Opinions

If we want test scores to improve, we need to address students’ needs

One of the most uplifting parts of campaigning for Seat B on the Anchorage School Board has been hearing community members’ commitment to a quality education system. I have heard in conversations and in community forums that Anchorage holds high expectations for all of our children, that people understand that we need to apply evidence-based solutions to our educational standards, and that our community values partnerships among parents, teachers and community organizations.

It’s important to acknowledge that Anchorage School District’s reading outcomes often lie at the center of these discussions. Our community’s concerns about reading scores have arisen because we share a fundamental understanding that students must learn to read before they can read to learn, and that if we don’t address this need in our primary grades, we will continue to live with unacceptable social and economic disparities.

As the parent of two elementary-aged children and as an activist who has worked to improve student outcomes in ASD by better priming our kids to learn — by ensuring that all of our children have adequate time to meet their basic needs for nutrition and physical activity — I’ve sought to understand ASD’s K-3 reading goals and gaps for some time. I’ve voluntarily forged connections with members of the Alaska Reading Coalition and the Anchorage NAACP’s Education committee. I have learned more about the science of reading from ASD teachers and administrators. And I have paid attention to ongoing attempts to improve reading outcomes at the state level, as well.

As a candidate for Seat B, I am committed to ensuring that all of our children are taught and become fluent in the five key components of effective reading instruction: phonemic awareness, phonics, fluency, vocabulary and comprehension. These core skills are particularly important because Anchorage students enter our K-12 system with huge ranges in their foundational (background) knowledge, their pre-literacy skills and their overall kindergarten “readiness.” And while all students will benefit from these core skills, they are particularly important for our dyslexic students and those who enter the education system with the fewest pre-literacy skills.

I also recognize that meeting our community’s goal of improving our K-3 reading outcomes requires additional structural supports. We must provide enough high-quality pre-kindergarten classrooms to meet our actual needs, commit to evidence-based class sizes capped at 15 students or less for grades K-3, implement universal screening for dyslexia, and protect time for teachers to receive ongoing professional development in the science of reading and to collaborate with their peers.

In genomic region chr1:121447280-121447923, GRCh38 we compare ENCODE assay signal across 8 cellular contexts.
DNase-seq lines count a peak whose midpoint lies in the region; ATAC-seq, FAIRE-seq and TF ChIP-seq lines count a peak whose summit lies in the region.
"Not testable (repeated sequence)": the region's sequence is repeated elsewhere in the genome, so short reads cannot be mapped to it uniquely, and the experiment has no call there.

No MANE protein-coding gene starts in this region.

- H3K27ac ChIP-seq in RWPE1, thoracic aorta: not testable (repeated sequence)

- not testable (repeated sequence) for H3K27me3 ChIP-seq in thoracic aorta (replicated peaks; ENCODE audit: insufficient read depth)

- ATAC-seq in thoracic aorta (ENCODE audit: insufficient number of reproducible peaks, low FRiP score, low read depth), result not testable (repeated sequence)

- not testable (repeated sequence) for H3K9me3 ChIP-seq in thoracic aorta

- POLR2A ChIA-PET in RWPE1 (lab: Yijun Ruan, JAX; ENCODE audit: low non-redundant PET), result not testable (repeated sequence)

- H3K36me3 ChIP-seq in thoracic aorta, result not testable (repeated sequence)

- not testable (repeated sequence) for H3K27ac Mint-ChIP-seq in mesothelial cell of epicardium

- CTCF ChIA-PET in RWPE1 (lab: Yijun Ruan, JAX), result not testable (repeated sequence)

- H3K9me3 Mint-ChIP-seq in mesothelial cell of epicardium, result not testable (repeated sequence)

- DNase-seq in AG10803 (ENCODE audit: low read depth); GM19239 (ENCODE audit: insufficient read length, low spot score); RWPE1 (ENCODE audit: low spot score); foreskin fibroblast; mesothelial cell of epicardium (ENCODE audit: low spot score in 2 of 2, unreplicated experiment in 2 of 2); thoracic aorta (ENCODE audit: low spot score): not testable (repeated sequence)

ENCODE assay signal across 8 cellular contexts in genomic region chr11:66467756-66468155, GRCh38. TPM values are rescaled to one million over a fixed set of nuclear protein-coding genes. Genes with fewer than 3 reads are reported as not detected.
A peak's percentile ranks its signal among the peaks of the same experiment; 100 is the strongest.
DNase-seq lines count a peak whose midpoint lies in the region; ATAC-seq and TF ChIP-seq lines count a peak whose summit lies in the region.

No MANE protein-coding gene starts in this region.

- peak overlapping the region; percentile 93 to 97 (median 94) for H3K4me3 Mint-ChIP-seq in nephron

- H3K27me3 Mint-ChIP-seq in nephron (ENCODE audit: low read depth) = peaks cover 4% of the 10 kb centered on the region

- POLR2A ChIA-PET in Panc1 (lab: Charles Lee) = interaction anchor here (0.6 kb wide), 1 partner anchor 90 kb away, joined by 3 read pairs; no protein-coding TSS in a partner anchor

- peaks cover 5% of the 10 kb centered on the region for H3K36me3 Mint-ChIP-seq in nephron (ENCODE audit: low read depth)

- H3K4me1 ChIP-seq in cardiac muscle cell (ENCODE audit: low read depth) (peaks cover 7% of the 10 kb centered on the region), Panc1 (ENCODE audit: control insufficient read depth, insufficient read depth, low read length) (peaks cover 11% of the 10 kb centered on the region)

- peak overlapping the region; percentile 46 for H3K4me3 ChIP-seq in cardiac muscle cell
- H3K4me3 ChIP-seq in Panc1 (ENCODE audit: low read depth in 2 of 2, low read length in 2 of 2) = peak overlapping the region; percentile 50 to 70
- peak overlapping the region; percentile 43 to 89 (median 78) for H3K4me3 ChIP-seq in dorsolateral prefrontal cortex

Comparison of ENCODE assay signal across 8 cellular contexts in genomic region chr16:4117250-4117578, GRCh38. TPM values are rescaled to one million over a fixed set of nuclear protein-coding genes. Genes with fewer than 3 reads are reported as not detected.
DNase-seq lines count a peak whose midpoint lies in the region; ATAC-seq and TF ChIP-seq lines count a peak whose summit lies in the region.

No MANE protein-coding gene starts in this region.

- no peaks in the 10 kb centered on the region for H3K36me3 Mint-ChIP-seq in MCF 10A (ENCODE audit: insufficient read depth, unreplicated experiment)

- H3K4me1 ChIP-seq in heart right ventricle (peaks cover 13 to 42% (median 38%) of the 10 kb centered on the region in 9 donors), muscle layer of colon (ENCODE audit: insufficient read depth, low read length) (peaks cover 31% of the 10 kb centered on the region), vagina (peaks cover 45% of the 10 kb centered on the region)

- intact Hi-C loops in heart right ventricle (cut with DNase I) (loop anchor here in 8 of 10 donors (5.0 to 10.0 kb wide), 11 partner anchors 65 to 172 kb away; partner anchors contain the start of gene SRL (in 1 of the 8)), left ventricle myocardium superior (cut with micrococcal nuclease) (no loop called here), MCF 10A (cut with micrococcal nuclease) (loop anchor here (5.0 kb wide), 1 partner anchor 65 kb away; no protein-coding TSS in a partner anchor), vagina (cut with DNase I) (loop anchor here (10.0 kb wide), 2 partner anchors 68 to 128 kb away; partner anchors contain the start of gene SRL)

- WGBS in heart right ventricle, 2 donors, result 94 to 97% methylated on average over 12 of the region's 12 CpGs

Finally, if Anchorage voters are serious about improving our student outcomes, school board members must also support children’s age-appropriate developmental needs. My commitment to student wellness — which encompasses their social-emotional growth and their physical and mental health — distinguishes me from anyone else running for Seat B. The work of Pasi Sahlberg, whose advocacy behind Finland’s high-performing educational outcomes has commanded international acclaim for more than a decade and a half, deeply informs my values. All children, Sahlberg insists, need SEED, “systematic exploration, experimentation, and discovery,” in order to achieve academic success. What does that mean for ASD? It suggests that just as we must commit to the science of reading, we also need to ensure that our school days value and support our youngest learners’ development and engagement through projects, songs, stories, conversation, creativity, curiosity, imagination, sharing, sensory needs, pretend, role-playing, collaborating, social-emotional growth and gross motor skill development.

If Anchorage voters want to see long-term improved academic outcomes, they need to elect school board members who will commit ASD’s time and treasure to both the science of reading and to the science of children’s developmental needs. I believe that ASD is capable of helping every student become a competent reader and a curious, engaged student, and look forward to advocating for every child to reach their potential. I would be honored to earn your support.

Kelly Lessens is a parent, the cofounder of the ASD60 advocacy group, and a candidate for Seat B on the Anchorage School Board.

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